5000 to 9-figures: The story of AUF MPC
With the heart to look out for the staff of Angeles University Foundation from usury, the Angeles University Foundation Credit Cooperative Inc. (AUF-CCI) was birthed into reality in 1981 with the seed money of 5000 pesos from the initiative of the then University President, Dr. Emmanuel Y. Angeles along with thirty-three (33) AUF personnel as the pioneer members.
Forty (40) years later AUF CCI, now AUF-MPC, was able to scale from an institutional cooperative to a residential cooperative who could operate in the entirety of Region 3 with, a 9-figure asset size. Through the futuristic vision of its management and board of directors, AUF MPC managed to secure partnerships with Landbank, Cloudstaff Smarter Outsourcing, and Republic Central Colleges (RCC) to cater and reach more members. This success story is far from sheer luck as it took a whole lot of leadership, innovation and risk-taking to do so. Inspiring it is to look back on the growth of the cooperative that started inside of the Angeles University Foundation.
In an interview, Mrs. Gina Cayanan, AUF-MPC Manager, recalled how the cooperative used to move locations in multiple instances owing to the fact that they do not have an office of their own. However, with the mindset of growth and the vision of then chairman Mr. Laureano Santos, the AUF-MPC took a leap of faith to move outside of the four corners of the institution and the rest was history.
To date, the cooperative own 5 lot areas, 4 buildings, 3 of which are dormitories, 1 being a training center, van rental services, and a water refilling station. Despite already operating in this scale, the AUF-MPC was not spared from the business environment shocks the pandemic has caused. The restrictions brought about by COVID-19 gave rise to travel bans, temporary closure of schools, quarantines, and lockdowns which affected the cooperative’s bread and butter; their credit programs and dormitory businesses. Be that as it may, this adversity highlighted even more the cooperative’s heart and core. According to Mrs. Cayanan, during the pandemic, although revenue is still an essential part, the cooperative’s thinking is no longer focused on earnings, but in helping its members.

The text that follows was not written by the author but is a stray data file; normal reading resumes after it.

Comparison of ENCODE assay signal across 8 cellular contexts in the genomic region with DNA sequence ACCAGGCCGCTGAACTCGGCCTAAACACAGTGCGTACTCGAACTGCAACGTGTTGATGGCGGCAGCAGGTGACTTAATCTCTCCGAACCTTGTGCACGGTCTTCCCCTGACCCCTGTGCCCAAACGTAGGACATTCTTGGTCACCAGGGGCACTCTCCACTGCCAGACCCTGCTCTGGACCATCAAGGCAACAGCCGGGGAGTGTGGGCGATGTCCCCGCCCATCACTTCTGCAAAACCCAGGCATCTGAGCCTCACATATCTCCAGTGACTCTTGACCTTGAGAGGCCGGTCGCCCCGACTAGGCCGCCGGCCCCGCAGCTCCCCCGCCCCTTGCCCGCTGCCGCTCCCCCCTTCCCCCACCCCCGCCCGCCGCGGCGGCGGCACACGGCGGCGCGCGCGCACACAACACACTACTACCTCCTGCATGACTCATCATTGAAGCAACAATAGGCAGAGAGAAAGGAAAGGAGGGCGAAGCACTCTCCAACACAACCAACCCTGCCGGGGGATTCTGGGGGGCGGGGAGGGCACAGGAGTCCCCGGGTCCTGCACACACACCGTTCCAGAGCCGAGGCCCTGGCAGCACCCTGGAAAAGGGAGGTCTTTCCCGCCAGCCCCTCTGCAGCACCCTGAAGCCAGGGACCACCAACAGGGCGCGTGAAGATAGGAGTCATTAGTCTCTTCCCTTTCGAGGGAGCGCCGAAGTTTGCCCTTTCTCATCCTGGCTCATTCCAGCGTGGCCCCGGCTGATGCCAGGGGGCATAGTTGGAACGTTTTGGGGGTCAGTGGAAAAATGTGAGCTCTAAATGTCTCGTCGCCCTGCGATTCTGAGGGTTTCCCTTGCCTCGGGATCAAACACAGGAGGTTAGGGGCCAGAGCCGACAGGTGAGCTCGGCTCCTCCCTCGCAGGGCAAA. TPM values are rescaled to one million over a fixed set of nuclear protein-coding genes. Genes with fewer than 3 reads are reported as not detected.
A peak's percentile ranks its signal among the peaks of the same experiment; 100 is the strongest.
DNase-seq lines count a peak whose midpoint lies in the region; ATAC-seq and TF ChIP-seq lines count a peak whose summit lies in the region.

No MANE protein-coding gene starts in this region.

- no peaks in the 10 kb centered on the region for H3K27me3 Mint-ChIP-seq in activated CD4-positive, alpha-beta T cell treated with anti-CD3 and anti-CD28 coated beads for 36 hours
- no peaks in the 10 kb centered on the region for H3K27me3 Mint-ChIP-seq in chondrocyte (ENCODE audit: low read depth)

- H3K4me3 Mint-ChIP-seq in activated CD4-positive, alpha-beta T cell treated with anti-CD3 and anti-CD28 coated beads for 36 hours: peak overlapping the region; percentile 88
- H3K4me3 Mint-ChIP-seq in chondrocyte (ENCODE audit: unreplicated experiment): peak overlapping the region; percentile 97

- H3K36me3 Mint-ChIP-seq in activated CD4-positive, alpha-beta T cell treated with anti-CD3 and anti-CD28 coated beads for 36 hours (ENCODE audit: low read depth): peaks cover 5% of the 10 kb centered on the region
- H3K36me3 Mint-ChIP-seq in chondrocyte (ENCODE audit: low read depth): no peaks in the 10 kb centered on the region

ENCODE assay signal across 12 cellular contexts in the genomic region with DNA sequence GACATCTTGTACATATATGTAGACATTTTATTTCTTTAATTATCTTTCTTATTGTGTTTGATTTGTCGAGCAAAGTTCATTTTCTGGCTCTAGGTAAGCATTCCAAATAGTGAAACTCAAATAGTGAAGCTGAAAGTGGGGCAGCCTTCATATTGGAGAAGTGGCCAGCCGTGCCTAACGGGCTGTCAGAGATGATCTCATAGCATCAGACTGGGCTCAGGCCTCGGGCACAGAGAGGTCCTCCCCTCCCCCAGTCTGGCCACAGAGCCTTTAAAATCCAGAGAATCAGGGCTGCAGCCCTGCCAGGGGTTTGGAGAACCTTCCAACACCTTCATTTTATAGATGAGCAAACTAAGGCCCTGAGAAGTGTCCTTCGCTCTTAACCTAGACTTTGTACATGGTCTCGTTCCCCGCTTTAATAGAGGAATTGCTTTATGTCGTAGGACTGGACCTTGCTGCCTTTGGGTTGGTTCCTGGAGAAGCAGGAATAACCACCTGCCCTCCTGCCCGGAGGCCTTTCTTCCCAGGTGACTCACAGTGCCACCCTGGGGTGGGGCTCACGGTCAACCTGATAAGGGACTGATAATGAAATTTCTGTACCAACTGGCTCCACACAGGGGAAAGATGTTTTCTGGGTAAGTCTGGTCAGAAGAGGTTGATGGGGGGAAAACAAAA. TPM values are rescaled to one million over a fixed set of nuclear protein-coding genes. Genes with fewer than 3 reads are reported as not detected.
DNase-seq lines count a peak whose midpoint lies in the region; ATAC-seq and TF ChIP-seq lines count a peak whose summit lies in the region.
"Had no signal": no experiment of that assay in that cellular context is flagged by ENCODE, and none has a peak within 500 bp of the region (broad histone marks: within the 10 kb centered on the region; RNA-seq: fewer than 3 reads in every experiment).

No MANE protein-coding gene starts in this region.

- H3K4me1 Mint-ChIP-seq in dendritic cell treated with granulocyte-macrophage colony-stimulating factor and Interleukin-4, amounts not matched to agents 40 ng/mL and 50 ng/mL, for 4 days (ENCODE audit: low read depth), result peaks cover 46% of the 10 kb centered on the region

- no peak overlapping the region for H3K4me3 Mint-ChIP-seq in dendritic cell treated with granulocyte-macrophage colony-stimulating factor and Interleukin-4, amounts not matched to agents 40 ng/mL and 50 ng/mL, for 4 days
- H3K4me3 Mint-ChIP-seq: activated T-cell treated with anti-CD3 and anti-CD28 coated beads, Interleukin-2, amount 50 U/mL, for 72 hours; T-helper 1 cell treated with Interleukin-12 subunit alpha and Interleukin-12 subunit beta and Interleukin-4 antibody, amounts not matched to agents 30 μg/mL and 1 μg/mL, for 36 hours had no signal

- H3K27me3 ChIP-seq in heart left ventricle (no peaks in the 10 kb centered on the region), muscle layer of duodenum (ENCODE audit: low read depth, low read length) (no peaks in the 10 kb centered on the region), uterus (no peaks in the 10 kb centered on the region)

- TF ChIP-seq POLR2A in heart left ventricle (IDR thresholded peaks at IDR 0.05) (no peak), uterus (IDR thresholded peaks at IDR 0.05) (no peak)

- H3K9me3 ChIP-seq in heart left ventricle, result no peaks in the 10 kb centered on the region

During the height of the pandemic, the cooperative was able to mobilize impact projects through their community development fund which provided photocopy machines for schools, school supplies for students and the likes. The cooperative was also able to provide a special calamity loan for its members with 0.05% interest with 3 months’ moratorium and has suspended salary deduction for 5 months. On top of this, the AUF-MPC also decreased dormitory rent from 5500 to 3500 pesos in an attempt of easing the struggles of students, parents, and workers living in the area as jobs were scarce, and salaries were reduced.
AUF-MPC truly embodies how cooperatives should be – from the members and for the members. But these are not the only things admirable from AUF-MPC. During the pandemic, the cooperative was also quick to adapt to the virtual and online set-up with their very own website from which the members could access news, announcements, business linkages, credit details, loan calculator and other helpful information. The cooperative also transitioned from their automated election process (for the officers of elective position) to purely online to make things convenient, safe, and easy for their members.
With this type of vision, compassion, management, and adaptability, it is without a doubt how 5000 pesos share capital to 9-figure assets now was possible for the Angeles University Foundation Multipurpose Cooperative, and this is possible for other cooperatives as well.
Prepared by Krisha Bal Krishen